The AGM held on 24th April came after an incredible year of campaigning successes for our coalition. The AGM was chaired by EVAW’s new Co-Chairs Huda Jawad and Professor Aisha K. Gill.
Huda has been working within the women’s sector since 2010 and is the Coordinator for the SAFE Communities Programme at Standing Together Against Domestic Violence as well as a co-organiser of the Women’s March London. Huda is an intersectional Muslim feminist and is a member of Musawah, the global movement for equality and justice in the Muslim family and a 2017 Clore Social Fellow.
Huda has emerged as an energetic and vocal leader in the women’s movement, speaking out about the racist-misogyny revealed in the treatment of Shamima Begum on Woman’s Hour and calling for a new approach to intersectional feminist leadership. “I take every opportunity to campaign, challenge and influence both the political establishment and the cultural norms of the communities that I live in to fight for the right of women to be seen as equal members of society and to live a life free from violence and abuse”
Aisha is Professor of Criminology at University of Roehampton where her main areas of interest and research are health and criminal justice responses to violence against Black, Minority Ethnic and Refugee (BMER) women in the UK, Iraqi Kurdistan, India and Pakistan. She has been involved in addressing the problem of violence against women and girls, ‘honour’ crimes and forced marriage at grassroots level for 20 years. Aisha has published widely on the murder of women in the name of ‘honour’, femicide, early/child/forced marriage, child sexual exploitation, the policing of sexual abuse in South Asian communities, Female Genital Mutilation (FGM) and sex-selective abortions.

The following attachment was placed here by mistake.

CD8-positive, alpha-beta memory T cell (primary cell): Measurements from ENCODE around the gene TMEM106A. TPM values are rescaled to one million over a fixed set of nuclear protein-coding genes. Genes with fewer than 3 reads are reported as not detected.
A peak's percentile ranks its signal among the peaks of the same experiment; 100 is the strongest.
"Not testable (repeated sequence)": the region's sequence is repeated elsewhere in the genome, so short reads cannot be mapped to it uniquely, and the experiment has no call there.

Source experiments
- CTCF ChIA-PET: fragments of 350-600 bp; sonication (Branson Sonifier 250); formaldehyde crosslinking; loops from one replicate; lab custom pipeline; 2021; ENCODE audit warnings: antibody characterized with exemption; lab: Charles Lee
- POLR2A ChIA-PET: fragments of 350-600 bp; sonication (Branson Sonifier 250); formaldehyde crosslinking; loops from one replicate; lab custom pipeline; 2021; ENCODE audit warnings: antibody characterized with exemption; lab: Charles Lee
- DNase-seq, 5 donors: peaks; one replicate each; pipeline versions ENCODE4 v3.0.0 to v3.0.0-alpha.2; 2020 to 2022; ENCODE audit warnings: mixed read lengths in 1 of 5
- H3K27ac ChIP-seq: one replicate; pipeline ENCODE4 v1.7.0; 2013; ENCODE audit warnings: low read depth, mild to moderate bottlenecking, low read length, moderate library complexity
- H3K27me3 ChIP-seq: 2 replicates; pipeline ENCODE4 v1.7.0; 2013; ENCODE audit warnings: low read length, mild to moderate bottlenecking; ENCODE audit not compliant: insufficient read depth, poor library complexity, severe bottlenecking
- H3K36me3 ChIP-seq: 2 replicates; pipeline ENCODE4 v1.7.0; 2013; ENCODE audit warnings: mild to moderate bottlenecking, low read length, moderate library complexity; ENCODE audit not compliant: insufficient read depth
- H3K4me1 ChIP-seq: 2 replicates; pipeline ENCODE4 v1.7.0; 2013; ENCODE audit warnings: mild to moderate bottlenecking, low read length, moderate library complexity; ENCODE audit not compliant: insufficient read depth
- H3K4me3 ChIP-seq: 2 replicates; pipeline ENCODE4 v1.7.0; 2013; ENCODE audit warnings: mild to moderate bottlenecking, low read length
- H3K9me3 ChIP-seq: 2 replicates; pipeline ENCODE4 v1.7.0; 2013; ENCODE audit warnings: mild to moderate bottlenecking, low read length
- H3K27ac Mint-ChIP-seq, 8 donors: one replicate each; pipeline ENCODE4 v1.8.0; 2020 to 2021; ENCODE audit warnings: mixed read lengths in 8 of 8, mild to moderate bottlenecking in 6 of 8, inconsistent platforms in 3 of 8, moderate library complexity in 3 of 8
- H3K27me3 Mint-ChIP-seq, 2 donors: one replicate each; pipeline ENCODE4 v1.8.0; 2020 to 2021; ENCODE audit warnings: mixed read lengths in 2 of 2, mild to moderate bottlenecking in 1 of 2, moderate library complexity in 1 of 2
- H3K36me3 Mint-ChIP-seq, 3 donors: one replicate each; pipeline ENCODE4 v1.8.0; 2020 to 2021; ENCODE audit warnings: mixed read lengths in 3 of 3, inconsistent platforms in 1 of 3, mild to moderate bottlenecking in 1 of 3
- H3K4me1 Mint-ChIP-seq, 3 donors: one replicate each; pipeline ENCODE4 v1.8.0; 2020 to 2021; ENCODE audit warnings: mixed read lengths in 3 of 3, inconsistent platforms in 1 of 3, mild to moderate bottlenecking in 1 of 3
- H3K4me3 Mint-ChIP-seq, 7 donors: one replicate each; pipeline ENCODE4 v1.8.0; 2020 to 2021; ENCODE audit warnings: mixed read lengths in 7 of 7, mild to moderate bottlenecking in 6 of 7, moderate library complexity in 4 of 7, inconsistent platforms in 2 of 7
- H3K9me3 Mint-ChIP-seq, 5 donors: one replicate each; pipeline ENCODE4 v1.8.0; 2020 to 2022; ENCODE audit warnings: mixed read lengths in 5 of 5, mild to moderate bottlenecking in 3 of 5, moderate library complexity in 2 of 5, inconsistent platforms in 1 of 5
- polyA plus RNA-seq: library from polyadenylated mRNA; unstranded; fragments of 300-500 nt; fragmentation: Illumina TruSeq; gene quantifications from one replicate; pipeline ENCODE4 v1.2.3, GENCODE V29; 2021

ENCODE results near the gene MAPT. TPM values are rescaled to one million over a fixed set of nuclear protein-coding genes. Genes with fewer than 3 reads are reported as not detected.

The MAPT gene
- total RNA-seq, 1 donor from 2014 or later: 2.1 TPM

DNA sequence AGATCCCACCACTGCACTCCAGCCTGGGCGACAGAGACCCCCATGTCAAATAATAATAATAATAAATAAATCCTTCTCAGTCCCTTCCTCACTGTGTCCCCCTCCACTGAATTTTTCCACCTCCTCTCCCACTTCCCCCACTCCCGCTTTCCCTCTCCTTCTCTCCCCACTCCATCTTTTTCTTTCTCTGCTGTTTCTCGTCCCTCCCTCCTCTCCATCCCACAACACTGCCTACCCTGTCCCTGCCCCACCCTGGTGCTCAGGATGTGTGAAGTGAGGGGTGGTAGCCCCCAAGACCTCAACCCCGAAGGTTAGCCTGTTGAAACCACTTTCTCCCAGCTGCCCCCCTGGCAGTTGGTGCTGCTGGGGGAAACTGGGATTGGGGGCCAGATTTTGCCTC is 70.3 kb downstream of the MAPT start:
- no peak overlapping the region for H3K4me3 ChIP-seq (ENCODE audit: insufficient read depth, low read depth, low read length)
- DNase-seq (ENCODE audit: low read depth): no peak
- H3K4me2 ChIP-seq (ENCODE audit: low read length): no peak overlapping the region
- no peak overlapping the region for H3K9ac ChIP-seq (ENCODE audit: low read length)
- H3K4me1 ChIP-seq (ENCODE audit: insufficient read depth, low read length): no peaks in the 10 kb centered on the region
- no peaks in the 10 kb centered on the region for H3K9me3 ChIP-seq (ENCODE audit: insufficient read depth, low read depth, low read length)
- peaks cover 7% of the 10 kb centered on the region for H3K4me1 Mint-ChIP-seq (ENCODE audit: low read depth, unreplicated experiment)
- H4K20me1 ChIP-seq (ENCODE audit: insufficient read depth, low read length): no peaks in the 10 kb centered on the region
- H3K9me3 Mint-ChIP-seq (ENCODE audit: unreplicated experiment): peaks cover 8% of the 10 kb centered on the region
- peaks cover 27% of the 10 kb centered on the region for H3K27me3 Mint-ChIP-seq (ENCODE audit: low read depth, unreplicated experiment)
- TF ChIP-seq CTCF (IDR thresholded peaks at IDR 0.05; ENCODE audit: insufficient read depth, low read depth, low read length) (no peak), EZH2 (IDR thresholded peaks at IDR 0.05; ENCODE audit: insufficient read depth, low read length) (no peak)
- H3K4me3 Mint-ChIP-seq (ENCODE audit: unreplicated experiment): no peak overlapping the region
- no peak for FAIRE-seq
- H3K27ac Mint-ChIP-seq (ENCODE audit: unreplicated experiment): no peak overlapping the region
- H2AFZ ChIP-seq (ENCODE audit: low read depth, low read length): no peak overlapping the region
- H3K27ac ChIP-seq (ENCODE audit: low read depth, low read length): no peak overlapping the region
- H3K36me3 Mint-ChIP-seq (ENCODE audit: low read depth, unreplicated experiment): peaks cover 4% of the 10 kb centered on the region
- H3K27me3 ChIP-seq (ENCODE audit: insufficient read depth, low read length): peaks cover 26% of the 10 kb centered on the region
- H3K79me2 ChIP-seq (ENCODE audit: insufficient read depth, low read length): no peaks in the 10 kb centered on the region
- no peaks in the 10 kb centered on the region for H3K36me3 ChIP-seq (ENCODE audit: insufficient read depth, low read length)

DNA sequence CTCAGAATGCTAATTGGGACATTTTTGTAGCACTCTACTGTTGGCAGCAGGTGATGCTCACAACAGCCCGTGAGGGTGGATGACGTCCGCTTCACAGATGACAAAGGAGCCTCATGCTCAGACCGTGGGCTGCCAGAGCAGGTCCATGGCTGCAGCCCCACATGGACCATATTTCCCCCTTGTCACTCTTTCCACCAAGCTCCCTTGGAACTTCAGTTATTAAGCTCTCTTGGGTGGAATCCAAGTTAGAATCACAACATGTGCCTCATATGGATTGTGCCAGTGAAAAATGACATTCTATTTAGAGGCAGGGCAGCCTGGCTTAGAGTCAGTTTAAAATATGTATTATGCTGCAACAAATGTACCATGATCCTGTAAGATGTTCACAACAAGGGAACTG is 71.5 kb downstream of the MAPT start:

Aisha is an adviser to the Independent Police Complaints Commission (IPCC) strategic support group on investigations and complaints involving gendered forms of violence against women in the UK and was Chair of Newham Asian Women’s Project (2004-2009). She has extensive experience of providing expert advice to the Government, Home Office, Ministry of Justice, Criminal Justice System and the voluntary sector on legal policy issues related to ‘honour- based’ violence/abuse, ‘honour’ killings, forced marriage and FGM. She has challenged politicians to be more inclusive of BMER women’s voices in policy-making on issues of gender-based violence and human rights. “If we are to tackle VAWG in its myriad forms, we must acknowledge commonalities without ignoring diversity: critically, we must address the complex ways in which inequality and discrimination can affect our efforts to eradicate this violence.”
Huda and Aisha succeed Professor Liz Kelly CBE and Marai Larasi MBE who stepped down as long standing Co-Chairs, overseeing EVAW’s transition into a leading organisation campaigning on Violence Against Women and Girls (VAWG) issues in the UK. Members and trustees expressed their enormous gratitude for the work of these incredible women.
At the AGM members also voted for Gurpreet Virdee and Marianna Tortell to join the board.
Gurpreet has worked in the women’s sector for more than 24 years, the last 9 of which has been Director of Operations and Development at Women and Girls Network. “I am a black feminist with a strong personal and political commitment to challenging and redressing the injustices and inequalities faced by women and girls.”
Marianna has worked in women-led VAWG organisations for almost 25 years in Aotearoa/New Zealand, Malta and the UK and as well as work with survivors, she has experience and knowledge of behaviour change work with perpetrators. “All of my work and activism is firmly grounded within feminist, anti-discriminatory practice and I am committed to creating a world without violence and abuse.”
Trustees and members thanked departing trustees Marai Larasi, Carys Afoko, Catherine Chilcott and Camille Kumar for all of their hard work and commitment to EVAW.
The 2017/18 annual report and accounts was approved at the AGM and the next AGM will be held before the end of the year.